You Won’t Believe How Inmates and Their Families Get Milked for Profit

A new report sheds light on another expensive, unregulated communication option for prisoners.
Inmates working on computers in a lab located in the Darrington Unit of the Texas Department of Criminal Justice men's prison in Rosharon, Texas. (Photo: Adrees Latif/Reuters)
Jan 22, 2016· 1 MIN READ
Rebecca McCray is a staff writer covering social justice. She is based in New York.

Hassle-free, efficient, simple. These are just a few of the words used by companies that cater to prisons and jails to describe their electronic messaging services, often likened to email for inmates. The service has proliferated in prisons as technology steadily makes its way behind bars, alongside services like electronic tablets and video visitation. Yet without formal regulation by the Federal Communications Commission, the messaging option can come with a hefty price tag for prisoners and their loved ones, according to a new report from the Prison Policy Initiative.

As FCC regulations on exorbitantly priced phone calls to and from prison finally go into effect this year, making calls more affordable, electronic messaging services could take their place as the next revenue opportunity.

“Some of the main companies that have been exploitative in the phone and video visitation industry are the same ones providing electronic messaging,” said Bernadette Rabuy, Prison Policy Initiative’s policy and communications associate. “We’re worried about whether companies are going to see video and electronic messaging as a way to recoup the revenue that they might lose from the regulation of phone calls.”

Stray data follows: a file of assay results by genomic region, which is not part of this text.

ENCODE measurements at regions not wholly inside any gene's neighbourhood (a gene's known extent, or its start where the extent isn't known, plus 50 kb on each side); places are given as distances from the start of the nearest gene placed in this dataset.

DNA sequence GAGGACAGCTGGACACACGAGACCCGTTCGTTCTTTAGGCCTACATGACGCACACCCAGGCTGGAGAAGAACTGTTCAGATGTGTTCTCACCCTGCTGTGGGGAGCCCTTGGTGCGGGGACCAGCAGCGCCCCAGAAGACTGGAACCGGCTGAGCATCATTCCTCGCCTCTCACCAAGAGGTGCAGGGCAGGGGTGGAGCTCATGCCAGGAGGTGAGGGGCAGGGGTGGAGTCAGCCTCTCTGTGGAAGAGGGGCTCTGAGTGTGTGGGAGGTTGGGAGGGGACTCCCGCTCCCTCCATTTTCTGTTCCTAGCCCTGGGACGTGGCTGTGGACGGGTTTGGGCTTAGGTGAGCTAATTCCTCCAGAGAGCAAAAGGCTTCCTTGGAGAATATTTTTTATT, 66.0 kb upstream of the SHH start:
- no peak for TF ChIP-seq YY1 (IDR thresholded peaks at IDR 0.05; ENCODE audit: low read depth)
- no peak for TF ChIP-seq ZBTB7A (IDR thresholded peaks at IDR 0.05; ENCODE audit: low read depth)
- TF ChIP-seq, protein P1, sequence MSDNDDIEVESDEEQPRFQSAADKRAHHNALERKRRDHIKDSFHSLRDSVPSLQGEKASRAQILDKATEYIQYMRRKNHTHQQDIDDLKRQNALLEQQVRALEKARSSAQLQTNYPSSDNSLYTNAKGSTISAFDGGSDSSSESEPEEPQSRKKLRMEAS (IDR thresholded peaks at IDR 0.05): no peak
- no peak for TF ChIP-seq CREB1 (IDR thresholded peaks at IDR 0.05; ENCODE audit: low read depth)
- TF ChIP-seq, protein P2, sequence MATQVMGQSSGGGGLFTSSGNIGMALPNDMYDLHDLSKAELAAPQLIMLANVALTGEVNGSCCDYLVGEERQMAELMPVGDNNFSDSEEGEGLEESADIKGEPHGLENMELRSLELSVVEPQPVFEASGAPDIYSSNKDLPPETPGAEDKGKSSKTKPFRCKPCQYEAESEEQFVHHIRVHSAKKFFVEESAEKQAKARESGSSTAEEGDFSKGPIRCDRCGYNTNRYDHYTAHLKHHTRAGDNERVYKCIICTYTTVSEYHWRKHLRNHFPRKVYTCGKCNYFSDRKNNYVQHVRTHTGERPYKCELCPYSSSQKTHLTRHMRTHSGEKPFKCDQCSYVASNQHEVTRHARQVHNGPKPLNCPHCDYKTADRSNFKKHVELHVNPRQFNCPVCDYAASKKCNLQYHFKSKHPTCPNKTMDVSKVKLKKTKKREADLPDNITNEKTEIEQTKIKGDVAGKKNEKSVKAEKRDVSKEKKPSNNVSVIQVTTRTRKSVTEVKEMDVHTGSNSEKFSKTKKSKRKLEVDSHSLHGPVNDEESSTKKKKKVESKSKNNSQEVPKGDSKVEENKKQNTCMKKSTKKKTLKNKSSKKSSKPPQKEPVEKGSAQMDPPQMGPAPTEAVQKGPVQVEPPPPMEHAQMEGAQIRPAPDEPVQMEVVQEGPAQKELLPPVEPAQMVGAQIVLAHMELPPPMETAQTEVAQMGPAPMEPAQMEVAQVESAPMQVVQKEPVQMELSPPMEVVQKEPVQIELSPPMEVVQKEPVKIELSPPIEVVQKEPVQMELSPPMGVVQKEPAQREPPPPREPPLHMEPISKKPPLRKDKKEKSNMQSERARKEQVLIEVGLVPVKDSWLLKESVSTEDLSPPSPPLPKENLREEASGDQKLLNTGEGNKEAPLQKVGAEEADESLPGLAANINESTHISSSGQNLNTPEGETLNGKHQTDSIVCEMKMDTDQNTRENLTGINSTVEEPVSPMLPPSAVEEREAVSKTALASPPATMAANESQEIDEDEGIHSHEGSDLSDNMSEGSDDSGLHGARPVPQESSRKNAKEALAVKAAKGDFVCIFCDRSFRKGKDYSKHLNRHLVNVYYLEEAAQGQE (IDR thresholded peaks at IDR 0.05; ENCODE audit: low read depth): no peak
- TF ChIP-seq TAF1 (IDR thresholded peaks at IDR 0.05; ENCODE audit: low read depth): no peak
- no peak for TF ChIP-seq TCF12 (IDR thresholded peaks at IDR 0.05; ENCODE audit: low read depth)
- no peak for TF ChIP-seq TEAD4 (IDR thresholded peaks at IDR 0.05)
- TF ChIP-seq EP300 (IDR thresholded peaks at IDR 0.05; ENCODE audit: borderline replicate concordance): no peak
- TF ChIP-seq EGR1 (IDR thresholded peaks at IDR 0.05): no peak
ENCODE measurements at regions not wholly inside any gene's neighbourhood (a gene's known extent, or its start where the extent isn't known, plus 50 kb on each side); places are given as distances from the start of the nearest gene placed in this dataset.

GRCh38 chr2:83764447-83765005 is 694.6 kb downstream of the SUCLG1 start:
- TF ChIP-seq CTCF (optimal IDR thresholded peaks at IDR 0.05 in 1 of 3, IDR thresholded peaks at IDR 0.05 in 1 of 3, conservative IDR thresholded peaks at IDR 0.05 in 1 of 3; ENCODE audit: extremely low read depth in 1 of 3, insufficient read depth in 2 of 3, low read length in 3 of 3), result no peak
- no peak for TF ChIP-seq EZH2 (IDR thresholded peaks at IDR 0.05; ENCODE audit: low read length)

Though often compared to email, electronic messaging services behind bars are very different in practice. For one, email is generally a free service. These messages are paid for on a per-message basis, sometimes costing as much as $1.25. The service isn’t accessible through traditional email channels such as Gmail—instead, users must log in to a separate website, sometimes requiring its own software. Many of the services only allow inbound messages, which means inmates can receive a message but have to mail a physical letter if they want to reply. In some facilities, Rabuy says, the messages are printed out and handed to inmates.

In December, the FCC published a notice asking for comment from the community on regulatory options for non-telephone communication services in prisons and jails. That request prompted Prison Policy Initiative’s report, as well as feedback from others in the prison advocacy world, such as the Human Rights Defense Center.

In its letter to the FCC, the HRDC affirms Rabuy’s concern that the biggest players in the corrections communications industry are actively seeking new profit avenues beyond phone calls. The letter notes that Securus, one of the three biggest companies that provides these services to prisons and jails, boasted in its 2015 prospectus to investors that it is “expanding into unregulated areas of prison and jail communications in order to increase its profits.”

The comment period closes on Feb. 1, and after that it could be months before the FCC either proposes new rules to regulate the use of video visitation and electronic messaging, or another comment period may open. The battle for fair prices for phone calls to and from prisons was waged for more than a decade before regulations went into effect.